MAPLE CITY — Many Glen Lake Lakers football players remember the team’s run to the 2016 state title game.
Some remember cheering in the sprawling stands of Ford Field, while some recall helping on the sidelines but all of them remember the 26-14 defeat at the hands of Jackson Lumen Christi.
The 2019 Lakers are looking back to that experience, coaches and players alike, to prepare them for the Division 6 state title game against Monroe St. Mary Catholic Central (11-1) Friday at 4:30 p.m. on the Detroit Lions’ home turf.
“Experience always takes over,” Lakers head coach Jerry Angers said. “We didn’t have any headsets last time and we spent the whole first quarter figuring it out. We now have binoculars in the high press box for spotters. Even the kids walking the tunnel for the first time, we talk to them about all of that.
“This time, we have to make sure that we don’t let it overwhelm us. We have to realize we are still on a 100-yard field with two goal posts in the center of two end zones.”
The Lakers earned their shot at the title through a grueling postseason run — one that has included three one-score contests and a 1-point overtime victory in the semifinal over Montague.
Just like their 2016 postseason run, the Lakers went through Calumet, defeating the Copper Kings 15-14 in the regional final two weeks ago. Glen Lake made a 14-point comeback to force overtime with Montague in the semifinal and capitalized on a missed PAT by the Wildcats to win 31-30 to stamp their ticket to the championship.
“I think the seniors already have somewhat of an experience at Ford Field. It gives us an idea of what we need to do mentally to be prepared,” senior quarterback Reece Hazelton said. “I think everyone is in pretty high spirits after last week’s comeback. A lot of the guys are really determined to end the season on a really high note. We don’t want to be content with just getting there. We want to win it.”
Hazleton said he has called several of the Laker alumni who played on the indoor, artificial turf surface in 2016 for advice on the difference between playing outdoors and at an NFL stadium.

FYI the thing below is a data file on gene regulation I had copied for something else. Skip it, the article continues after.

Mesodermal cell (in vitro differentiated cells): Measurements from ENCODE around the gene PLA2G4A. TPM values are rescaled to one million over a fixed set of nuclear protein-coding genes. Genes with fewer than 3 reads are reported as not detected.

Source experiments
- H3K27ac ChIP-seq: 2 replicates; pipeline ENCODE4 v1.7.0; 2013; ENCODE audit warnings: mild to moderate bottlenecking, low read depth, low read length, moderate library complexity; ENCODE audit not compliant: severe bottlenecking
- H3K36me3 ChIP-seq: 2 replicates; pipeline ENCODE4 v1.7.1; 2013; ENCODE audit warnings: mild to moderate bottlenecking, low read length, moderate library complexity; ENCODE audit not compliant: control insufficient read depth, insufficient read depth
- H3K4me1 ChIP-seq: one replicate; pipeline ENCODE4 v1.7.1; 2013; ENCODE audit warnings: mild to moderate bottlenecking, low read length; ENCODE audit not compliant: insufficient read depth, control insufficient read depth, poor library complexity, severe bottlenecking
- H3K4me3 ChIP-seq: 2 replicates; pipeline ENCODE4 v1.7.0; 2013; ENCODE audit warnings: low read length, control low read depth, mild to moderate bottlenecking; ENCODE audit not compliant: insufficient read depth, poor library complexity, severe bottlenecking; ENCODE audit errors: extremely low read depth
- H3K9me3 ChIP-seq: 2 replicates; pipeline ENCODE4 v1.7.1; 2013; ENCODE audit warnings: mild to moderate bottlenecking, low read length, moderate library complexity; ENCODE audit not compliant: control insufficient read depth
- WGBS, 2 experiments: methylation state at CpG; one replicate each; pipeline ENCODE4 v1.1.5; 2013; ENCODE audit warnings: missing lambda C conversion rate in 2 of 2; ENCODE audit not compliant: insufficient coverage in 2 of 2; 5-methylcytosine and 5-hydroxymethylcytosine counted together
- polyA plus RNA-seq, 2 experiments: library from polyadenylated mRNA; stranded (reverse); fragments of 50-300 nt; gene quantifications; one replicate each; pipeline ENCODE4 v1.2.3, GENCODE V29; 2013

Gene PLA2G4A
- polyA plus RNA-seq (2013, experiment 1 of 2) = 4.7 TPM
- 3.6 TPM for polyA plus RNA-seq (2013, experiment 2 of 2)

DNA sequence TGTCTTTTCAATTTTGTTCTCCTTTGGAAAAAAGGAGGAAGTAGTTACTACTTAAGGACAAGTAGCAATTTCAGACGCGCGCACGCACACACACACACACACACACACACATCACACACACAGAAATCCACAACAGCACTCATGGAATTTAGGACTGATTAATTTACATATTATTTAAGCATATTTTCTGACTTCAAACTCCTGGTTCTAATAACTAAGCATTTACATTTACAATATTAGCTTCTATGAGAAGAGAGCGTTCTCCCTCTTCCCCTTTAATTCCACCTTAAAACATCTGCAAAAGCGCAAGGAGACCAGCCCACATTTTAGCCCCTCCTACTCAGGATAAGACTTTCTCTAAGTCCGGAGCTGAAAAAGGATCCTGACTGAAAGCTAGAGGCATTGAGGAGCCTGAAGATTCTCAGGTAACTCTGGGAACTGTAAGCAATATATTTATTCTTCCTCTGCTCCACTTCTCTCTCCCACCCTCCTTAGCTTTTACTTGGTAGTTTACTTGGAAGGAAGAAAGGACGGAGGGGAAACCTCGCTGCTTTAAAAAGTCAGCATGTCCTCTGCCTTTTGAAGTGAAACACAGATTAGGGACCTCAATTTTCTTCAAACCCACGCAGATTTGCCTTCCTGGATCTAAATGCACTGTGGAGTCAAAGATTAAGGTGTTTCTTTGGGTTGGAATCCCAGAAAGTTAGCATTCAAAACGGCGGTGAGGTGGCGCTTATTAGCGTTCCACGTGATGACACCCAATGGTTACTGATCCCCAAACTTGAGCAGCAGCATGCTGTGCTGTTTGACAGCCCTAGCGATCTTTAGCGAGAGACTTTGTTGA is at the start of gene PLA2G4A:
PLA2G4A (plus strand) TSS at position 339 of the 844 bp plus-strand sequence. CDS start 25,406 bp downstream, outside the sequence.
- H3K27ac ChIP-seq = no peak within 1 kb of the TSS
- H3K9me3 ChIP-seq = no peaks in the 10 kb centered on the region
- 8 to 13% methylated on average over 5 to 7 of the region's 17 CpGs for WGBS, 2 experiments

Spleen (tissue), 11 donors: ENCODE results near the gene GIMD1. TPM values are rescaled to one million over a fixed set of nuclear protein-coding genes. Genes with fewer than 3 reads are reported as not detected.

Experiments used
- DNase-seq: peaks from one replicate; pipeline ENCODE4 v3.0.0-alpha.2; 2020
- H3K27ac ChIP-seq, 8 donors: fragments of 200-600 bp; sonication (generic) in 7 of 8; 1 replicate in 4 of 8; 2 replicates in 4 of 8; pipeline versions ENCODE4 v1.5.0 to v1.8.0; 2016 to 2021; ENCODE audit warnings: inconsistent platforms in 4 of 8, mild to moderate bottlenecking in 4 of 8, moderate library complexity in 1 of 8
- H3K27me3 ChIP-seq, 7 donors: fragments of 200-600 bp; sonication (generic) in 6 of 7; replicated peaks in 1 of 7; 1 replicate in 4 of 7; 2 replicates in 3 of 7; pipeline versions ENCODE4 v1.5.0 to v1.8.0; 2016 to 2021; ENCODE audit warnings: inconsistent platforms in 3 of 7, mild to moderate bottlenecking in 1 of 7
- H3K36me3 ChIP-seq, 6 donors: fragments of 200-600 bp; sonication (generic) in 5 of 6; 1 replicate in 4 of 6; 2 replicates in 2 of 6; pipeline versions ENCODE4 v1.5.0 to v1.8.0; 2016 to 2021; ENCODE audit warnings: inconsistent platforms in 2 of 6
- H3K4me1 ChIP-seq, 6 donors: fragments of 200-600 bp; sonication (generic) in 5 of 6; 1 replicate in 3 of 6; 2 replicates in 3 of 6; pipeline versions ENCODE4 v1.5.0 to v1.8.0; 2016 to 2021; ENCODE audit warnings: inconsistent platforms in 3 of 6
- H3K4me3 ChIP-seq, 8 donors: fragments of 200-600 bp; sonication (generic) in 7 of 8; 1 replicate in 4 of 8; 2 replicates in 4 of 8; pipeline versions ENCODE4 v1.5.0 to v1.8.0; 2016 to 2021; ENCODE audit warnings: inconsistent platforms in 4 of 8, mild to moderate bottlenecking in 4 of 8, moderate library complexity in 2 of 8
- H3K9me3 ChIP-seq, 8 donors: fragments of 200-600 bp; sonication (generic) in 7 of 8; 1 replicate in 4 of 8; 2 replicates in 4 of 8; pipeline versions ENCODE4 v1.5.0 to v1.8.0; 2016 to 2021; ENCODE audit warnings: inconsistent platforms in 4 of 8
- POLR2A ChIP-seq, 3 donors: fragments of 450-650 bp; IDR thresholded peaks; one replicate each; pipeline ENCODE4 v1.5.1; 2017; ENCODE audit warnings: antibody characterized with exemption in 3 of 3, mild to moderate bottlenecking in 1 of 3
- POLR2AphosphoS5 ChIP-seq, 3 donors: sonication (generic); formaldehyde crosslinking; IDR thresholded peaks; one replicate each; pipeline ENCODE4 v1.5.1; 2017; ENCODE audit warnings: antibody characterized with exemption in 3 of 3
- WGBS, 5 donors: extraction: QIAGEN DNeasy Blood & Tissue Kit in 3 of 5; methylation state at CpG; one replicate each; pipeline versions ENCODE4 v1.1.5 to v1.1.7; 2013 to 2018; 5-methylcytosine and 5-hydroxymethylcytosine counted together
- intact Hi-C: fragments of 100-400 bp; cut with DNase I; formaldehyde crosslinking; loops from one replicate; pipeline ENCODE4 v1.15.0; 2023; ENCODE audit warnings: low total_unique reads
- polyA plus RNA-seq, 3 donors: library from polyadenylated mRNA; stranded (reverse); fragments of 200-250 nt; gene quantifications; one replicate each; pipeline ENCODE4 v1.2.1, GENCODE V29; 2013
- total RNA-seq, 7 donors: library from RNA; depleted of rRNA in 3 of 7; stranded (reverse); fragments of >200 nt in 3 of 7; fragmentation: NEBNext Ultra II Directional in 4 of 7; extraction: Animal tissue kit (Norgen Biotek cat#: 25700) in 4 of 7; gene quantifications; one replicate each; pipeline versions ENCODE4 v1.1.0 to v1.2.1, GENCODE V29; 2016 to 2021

Angers learned from his team’s previous venture downstate in November and is taking a page out of Lumen Christi’s playbook, who practiced indoors five times, ahead of this year’s title game with the Falcons.
The Lakers head to Saginaw Valley State University — where Angers’ son, Duke, plays linebacker — Wednesday to get two practices under their belts indoors. Luckily, the Lakers were fortunate enough to have a practice at Northern Michigan University’s Superior Dome ahead of their game with Calumet, only adding to the comfortability. Glen Lake only had one indoor practice prior to their 2016 game.
The Lakers are happy to get the extra practice in as zero players on the current roster have played a single game indoors.
“The air is so different than what we have been practicing outside in all the time,” Jerry Angers said of the controlled environment. “For them to play in perfect conditions, it will be interesting and fun to watch. We haven’t had that. It will be fun to see how our offense reacts to a dry surface and fast field.”
The Lakers offense is averaging nearly 34 points per game, but haven’t had the perfect conditions to air the ball out like they want to since the weather turned south.
“With they way they align, we are pretty excited to see what we can do in the passing game,” Hazelton said. “I think being able to throw and run the ball effectively starts with our offensive line. They are our anchor. Without them we couldn’t do what we could do.”
The Falcons are a run-heavy team and Angers said he’s prepping his defense to deal with that pressure, while staying alert for big plays in the passing game. Angers said the Falcons don’t pass often, but when they do, they catch you off-guard and make a huge chunk play.
Angers hopes the Lakers can shut down the Falcon run game and force them into uncomfortable situations where they have to throw the ball.
The Lakers defense has plenty of close-game experience to fall back on from this season and this postseason in particular. Glen Lake held Calumet scoreless in the second half of their 15-14 win, stopping the Copper Kings cold on 4th-and-1 on three separate occasions.
“When adversity arises or something negative happens our kids can look back at the adversity we had against Calumet or Montague,” Angers said. “Our kids believe that no matter what they can win a football game. You can’t really coach that.”
Glen Lake is dealing with a shortened week, playing on six days rest and having the normal routine derailed by travel. However, Angers said his team is used to this and will fall back on the early-season experience of short weeks to remember how to prepare their minds and to get their bodies ready for battle.
Angers told his team to enjoy the experience. To take photos and live in the moment.
But he also told his team once they head down the tunnel toward the locker room, it’s all business.
All Angers needs his team to do is finish.